4- Is the WSF 2016 rooted in social movements?
The lack of prior consultation with local social movements and others social justice actors speaks to the disconnection between the WSF project and the people. The fact that those behind it chose to first convince the International Council of the merit of their project before convincing local movements, who are supposed to be at the heart of the process and are supposed to be the main beneficiaries of it is another indicator of that disconnection. The majority of those involved in the WSF 2016 main organizing body are individuals neither connected to local social movements nor representing any of them.
The same mistake was done in 2009 when organizing for the second Quebec Social Forum. At that time, social movements were barely consulted during the process. As a result, most of them chose to simply sit idly without engaging. In the end, there was a significant decline in the 2009 forum compared to the 2007 one. Unfortunately, the same recipe for a forum without connections to social movements is still presented to us for 2016.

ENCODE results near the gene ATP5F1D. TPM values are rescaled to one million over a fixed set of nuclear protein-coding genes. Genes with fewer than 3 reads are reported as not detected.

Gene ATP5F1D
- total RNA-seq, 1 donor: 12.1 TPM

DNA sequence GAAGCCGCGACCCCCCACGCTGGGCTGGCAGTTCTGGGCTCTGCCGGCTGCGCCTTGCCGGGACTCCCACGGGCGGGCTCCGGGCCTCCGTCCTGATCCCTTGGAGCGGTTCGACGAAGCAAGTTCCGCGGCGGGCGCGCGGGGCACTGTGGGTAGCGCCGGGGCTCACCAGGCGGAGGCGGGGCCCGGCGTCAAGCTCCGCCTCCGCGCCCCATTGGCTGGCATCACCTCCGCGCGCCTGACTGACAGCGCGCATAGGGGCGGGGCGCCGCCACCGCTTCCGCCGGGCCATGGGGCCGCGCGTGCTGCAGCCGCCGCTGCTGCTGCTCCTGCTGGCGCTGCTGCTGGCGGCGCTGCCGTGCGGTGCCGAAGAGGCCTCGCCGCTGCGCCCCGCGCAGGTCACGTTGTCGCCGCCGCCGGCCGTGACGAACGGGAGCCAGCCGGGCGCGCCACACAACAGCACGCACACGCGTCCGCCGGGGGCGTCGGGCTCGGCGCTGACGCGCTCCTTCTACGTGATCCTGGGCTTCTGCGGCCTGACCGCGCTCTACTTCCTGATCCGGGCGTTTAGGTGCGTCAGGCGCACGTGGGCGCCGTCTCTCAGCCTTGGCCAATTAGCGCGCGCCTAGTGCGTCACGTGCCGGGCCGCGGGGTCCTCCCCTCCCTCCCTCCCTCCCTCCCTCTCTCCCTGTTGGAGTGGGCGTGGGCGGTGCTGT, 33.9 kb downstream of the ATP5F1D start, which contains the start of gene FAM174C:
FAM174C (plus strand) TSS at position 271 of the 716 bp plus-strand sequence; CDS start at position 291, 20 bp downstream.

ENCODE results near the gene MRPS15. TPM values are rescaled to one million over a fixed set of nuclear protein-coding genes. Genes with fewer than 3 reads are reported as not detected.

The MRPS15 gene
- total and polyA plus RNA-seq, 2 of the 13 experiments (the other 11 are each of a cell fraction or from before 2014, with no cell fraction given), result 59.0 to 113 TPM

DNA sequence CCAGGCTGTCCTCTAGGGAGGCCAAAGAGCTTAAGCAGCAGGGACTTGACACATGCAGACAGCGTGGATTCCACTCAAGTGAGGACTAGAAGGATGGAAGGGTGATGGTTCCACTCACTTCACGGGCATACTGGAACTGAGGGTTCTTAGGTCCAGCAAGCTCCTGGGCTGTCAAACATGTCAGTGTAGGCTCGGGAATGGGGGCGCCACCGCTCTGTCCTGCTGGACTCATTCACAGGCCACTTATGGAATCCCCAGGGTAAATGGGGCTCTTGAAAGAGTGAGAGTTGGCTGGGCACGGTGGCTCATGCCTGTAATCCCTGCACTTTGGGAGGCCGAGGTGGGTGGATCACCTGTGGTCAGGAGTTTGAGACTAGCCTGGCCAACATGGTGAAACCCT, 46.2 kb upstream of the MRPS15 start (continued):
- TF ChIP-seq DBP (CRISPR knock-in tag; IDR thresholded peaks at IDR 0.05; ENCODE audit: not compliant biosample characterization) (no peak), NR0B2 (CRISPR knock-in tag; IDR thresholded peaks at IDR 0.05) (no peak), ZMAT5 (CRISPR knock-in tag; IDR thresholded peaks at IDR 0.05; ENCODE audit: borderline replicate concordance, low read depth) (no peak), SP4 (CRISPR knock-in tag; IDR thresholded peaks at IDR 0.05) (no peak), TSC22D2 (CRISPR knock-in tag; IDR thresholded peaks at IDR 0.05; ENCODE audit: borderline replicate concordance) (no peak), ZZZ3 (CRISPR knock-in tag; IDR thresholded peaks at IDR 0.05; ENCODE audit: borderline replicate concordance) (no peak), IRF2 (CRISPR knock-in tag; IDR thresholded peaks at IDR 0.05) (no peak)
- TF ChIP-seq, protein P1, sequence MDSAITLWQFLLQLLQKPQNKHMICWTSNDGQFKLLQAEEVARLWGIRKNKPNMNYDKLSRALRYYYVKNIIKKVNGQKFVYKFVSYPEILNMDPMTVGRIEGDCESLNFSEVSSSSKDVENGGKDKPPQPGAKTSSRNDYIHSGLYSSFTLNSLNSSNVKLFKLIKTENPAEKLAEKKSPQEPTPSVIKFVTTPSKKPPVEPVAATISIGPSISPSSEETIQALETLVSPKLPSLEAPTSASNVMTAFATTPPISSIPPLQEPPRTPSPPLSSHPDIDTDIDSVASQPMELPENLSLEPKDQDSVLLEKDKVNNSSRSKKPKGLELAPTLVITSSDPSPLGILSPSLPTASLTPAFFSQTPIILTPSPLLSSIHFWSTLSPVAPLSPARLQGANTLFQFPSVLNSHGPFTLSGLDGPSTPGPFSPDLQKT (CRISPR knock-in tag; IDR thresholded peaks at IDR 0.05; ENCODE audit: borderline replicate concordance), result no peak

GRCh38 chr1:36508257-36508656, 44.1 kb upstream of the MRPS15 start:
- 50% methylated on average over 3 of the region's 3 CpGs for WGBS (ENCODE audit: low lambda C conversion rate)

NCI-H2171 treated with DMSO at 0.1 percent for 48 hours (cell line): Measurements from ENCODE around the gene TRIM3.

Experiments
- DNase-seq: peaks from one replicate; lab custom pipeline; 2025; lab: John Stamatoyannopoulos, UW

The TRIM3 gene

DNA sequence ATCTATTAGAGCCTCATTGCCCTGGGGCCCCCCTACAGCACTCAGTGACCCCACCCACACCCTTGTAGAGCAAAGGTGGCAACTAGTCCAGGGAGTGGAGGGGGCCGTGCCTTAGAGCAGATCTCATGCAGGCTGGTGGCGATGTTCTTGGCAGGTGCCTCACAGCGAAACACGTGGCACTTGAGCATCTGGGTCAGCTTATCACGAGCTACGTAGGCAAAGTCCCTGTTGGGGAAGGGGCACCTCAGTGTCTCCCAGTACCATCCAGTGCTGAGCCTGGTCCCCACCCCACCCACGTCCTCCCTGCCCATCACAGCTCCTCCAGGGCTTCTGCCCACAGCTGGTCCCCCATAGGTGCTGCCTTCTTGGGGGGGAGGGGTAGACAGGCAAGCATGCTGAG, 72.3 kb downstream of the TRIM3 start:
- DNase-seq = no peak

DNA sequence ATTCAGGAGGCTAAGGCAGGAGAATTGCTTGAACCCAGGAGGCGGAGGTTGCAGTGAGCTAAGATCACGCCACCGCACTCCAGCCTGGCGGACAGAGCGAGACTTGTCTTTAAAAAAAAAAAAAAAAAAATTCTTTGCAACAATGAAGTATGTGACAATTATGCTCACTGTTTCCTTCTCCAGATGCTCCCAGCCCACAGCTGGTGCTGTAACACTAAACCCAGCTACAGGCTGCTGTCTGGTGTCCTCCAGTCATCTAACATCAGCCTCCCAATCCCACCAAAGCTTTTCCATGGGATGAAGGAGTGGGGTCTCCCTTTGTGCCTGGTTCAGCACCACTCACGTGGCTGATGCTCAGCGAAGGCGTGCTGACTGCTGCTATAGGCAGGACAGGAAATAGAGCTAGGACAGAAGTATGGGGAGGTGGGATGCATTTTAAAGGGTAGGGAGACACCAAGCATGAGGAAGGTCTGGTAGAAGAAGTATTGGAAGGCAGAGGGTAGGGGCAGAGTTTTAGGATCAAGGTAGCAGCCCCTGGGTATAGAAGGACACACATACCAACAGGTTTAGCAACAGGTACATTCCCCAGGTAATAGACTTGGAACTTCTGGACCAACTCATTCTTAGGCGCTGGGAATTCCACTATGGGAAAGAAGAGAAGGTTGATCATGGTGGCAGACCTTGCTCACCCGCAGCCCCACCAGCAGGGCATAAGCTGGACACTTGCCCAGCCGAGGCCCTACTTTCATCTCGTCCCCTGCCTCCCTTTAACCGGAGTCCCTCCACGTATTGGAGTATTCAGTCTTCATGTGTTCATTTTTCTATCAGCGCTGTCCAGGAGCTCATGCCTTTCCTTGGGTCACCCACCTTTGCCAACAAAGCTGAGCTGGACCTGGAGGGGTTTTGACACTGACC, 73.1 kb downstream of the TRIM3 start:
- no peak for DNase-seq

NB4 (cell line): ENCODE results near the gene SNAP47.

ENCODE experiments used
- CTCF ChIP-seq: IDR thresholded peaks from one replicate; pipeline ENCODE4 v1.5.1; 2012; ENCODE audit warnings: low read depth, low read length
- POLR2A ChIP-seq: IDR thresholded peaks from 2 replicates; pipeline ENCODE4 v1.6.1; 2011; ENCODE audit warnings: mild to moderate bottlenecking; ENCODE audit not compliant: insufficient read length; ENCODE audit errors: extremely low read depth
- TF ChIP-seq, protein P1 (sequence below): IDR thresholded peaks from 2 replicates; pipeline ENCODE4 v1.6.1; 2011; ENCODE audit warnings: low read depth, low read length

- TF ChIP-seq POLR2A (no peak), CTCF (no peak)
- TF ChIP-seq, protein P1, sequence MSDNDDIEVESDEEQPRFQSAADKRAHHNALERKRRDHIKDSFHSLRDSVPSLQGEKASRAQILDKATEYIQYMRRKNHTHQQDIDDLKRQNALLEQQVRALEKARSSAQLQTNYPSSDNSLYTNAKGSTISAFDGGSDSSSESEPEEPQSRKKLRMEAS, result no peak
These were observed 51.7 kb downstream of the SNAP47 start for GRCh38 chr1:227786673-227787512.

After the death of the Quebec Social Forum in 2009, the idea of a new social forum in Canada was revived during the People Social Forum as bridges between French Canada, English Canada and Indigenous movements were built. Yet, the work done during that process, though it was unprecedented, doesn’t seem to have left traces as, only 18 months later, we find ourselves in a process focused mainly on Quebec. It may constitute a desirable side track for some members of the large nationalist Quebec left who do not wish to bother themselves with endless conversations with the anglophones or the indigenous communities. How can we claim to be ready for a World Social Forum in Canada if not a single debate with those two groups were held?
5- How to hold a real WSF 2016 on those conditions?